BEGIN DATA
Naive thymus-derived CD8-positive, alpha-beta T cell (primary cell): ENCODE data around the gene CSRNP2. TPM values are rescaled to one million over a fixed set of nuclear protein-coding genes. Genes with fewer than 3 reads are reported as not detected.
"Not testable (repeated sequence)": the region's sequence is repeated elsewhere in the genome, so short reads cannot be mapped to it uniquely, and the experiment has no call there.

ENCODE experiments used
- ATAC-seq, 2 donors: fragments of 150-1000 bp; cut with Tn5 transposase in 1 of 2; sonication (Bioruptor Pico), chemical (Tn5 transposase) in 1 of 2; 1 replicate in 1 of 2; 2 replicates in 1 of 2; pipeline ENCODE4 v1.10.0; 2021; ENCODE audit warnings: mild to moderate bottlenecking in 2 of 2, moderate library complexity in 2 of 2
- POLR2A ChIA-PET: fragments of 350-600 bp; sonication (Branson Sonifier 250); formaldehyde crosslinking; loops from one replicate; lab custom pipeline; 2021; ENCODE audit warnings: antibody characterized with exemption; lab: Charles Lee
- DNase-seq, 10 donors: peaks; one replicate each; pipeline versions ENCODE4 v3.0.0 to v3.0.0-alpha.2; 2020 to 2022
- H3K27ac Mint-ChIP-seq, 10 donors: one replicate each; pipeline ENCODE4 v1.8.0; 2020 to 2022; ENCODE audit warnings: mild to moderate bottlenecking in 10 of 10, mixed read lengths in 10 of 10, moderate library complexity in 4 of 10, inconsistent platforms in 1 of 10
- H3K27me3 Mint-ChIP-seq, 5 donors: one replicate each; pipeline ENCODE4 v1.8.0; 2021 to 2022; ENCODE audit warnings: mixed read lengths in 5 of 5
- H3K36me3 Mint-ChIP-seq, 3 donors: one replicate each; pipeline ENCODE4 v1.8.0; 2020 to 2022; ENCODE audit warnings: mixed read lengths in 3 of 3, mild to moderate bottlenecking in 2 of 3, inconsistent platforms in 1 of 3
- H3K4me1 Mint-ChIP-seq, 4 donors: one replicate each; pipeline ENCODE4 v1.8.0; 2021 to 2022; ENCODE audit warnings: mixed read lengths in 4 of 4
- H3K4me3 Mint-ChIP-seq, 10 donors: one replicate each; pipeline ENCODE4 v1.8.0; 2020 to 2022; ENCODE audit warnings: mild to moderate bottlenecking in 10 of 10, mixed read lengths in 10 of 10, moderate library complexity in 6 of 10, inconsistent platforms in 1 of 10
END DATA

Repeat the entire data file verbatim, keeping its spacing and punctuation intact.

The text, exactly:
Naive thymus-derived CD8-positive, alpha-beta T cell (primary cell): ENCODE data around the gene CSRNP2. TPM values are rescaled to one million over a fixed set of nuclear protein-coding genes. Genes with fewer than 3 reads are reported as not detected.
"Not testable (repeated sequence)": the region's sequence is repeated elsewhere in the genome, so short reads cannot be mapped to it uniquely, and the experiment has no call there.

ENCODE experiments used
- ATAC-seq, 2 donors: fragments of 150-1000 bp; cut with Tn5 transposase in 1 of 2; sonication (Bioruptor Pico), chemical (Tn5 transposase) in 1 of 2; 1 replicate in 1 of 2; 2 replicates in 1 of 2; pipeline ENCODE4 v1.10.0; 2021; ENCODE audit warnings: mild to moderate bottlenecking in 2 of 2, moderate library complexity in 2 of 2
- POLR2A ChIA-PET: fragments of 350-600 bp; sonication (Branson Sonifier 250); formaldehyde crosslinking; loops from one replicate; lab custom pipeline; 2021; ENCODE audit warnings: antibody characterized with exemption; lab: Charles Lee
- DNase-seq, 10 donors: peaks; one replicate each; pipeline versions ENCODE4 v3.0.0 to v3.0.0-alpha.2; 2020 to 2022
- H3K27ac Mint-ChIP-seq, 10 donors: one replicate each; pipeline ENCODE4 v1.8.0; 2020 to 2022; ENCODE audit warnings: mild to moderate bottlenecking in 10 of 10, mixed read lengths in 10 of 10, moderate library complexity in 4 of 10, inconsistent platforms in 1 of 10
- H3K27me3 Mint-ChIP-seq, 5 donors: one replicate each; pipeline ENCODE4 v1.8.0; 2021 to 2022; ENCODE audit warnings: mixed read lengths in 5 of 5
- H3K36me3 Mint-ChIP-seq, 3 donors: one replicate each; pipeline ENCODE4 v1.8.0; 2020 to 2022; ENCODE audit warnings: mixed read lengths in 3 of 3, mild to moderate bottlenecking in 2 of 3, inconsistent platforms in 1 of 3
- H3K4me1 Mint-ChIP-seq, 4 donors: one replicate each; pipeline ENCODE4 v1.8.0; 2021 to 2022; ENCODE audit warnings: mixed read lengths in 4 of 4
- H3K4me3 Mint-ChIP-seq, 10 donors: one replicate each; pipeline ENCODE4 v1.8.0; 2020 to 2022; ENCODE audit warnings: mild to moderate bottlenecking in 10 of 10, mixed read lengths in 10 of 10, moderate library complexity in 6 of 10, inconsistent platforms in 1 of 10